Efficacy and pharmacokinetics of enrofloxacin and flunixin meglumine for treatment of cows with experimentally induced Escherichia coli mastitis

Authors


Merja Rantala Faculty of Veterinary Medicine, Department of Clinical Veterinary Sciences, PO Box 57, FIN-00014 Helsinki University, Finland. E-mail: merja.rantala@helsinki.fi

Abstract

Efficacy and pharmacokinetics of enrofloxacin and flunixin meglumine for treatment of cows with experimentally induced Escherichia coli mastitis. J. vet. Pharmacol. Therap.25, 251–258.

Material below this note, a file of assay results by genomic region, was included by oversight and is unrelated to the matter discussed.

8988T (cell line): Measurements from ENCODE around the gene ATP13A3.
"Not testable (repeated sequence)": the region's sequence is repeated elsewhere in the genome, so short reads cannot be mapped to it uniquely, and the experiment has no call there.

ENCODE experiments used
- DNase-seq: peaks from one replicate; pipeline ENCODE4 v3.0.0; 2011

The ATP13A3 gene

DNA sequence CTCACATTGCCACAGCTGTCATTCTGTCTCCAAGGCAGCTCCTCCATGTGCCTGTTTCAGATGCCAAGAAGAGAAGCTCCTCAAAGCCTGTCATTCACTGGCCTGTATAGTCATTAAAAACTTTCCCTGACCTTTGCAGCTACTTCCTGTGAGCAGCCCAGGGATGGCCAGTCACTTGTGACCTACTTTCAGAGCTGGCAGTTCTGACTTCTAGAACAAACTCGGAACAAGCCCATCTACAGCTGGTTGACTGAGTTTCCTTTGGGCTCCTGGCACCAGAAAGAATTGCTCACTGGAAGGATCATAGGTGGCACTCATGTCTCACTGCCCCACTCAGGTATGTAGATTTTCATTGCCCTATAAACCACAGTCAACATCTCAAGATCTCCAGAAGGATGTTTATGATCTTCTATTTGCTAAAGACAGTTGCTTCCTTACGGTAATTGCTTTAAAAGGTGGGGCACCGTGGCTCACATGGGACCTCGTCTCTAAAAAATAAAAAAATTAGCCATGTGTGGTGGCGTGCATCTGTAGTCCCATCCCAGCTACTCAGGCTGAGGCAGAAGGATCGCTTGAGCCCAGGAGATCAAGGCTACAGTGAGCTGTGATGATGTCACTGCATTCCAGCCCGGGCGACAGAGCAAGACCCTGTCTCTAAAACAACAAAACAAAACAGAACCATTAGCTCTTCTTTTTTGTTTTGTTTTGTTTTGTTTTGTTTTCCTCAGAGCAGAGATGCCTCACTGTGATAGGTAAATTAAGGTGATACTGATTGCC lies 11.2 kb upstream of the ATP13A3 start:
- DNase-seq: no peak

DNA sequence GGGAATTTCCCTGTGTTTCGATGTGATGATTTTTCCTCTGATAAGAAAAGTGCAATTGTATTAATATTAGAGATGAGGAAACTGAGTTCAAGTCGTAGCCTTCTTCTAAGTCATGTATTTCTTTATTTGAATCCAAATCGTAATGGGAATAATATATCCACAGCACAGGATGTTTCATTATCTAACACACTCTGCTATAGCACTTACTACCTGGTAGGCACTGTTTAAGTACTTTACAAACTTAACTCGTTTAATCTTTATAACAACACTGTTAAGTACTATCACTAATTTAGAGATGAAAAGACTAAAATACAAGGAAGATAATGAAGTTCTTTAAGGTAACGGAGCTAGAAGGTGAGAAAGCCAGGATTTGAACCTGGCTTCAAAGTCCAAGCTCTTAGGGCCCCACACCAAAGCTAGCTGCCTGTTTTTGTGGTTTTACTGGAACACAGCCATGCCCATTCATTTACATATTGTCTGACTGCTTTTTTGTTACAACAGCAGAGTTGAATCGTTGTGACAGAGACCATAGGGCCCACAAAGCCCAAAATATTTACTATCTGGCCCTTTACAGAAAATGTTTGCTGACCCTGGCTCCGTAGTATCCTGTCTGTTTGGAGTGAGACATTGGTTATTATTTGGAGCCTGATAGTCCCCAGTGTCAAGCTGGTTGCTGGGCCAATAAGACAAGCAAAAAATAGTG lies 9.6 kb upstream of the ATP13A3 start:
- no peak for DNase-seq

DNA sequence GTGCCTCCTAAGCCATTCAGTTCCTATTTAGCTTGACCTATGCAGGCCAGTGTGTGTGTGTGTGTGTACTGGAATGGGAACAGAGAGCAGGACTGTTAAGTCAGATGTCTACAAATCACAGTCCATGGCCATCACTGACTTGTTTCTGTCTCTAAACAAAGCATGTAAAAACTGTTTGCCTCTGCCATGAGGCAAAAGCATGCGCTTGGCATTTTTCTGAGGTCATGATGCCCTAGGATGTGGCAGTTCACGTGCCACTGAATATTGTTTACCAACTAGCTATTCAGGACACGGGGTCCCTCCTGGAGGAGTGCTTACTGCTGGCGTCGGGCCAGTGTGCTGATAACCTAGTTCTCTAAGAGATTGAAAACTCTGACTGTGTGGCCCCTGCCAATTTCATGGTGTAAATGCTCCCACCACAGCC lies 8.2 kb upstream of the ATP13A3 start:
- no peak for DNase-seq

The efficacy of flunixin alone and together with enrofloxacin in treatment of experimental Escherichia coli mastitis was compared using six cows. The cross-over study design was used. Pharmacokinetics of flunixin and enrofloxacin were also studied in these diseased cows. The response of each cow was similar after the first and second challenge and the individual reaction seemed to explain the severity of clinical signs. The most important predictive factor for outcome of E. coli mastitis was a heavy drop in milk yield. Treatment with enrofloxacin and flunixin enhanced elimination of bacteria, but the difference from those receiving flunixin alone was not significant. Two cows, which had received no antimicrobial treatment (Group 1), were killed on day 4 postchallenge. One cow was killed after the first and the other after the second challenge. Cows receiving combination therapy produced 0.9 L more milk per day during the study period than cows which had only received flunixin (P< 0.05). Based on our findings, antimicrobial treatment might be beneficial in the treatment of high-yielding cows in early lactation. The absorption of enrofloxacin was delayed after subcutaneous administration, the mean apparent elimination half-life being about 23 h, whereas after i.v. administration elimination t1/2 was only 1.5 h. The majority of the antimicrobial activity in milk originated from the active metabolite, ciprofloxacin, which could be measured throughout the 120-h follow-up period after the last subcutaneous administration. No differences were present in the pharmacokinetic parameters of flunixin between treatment groups: mean elimination half-life was 5.7–6.2 h, volume of distribution 0.43–0.49 L/kg and clearance 0.13–0.14 L h/kg. No flunixin or merely traces were detected in milk: one of the three cows had a concentration of 0.019 mg/L 8 h after administration.

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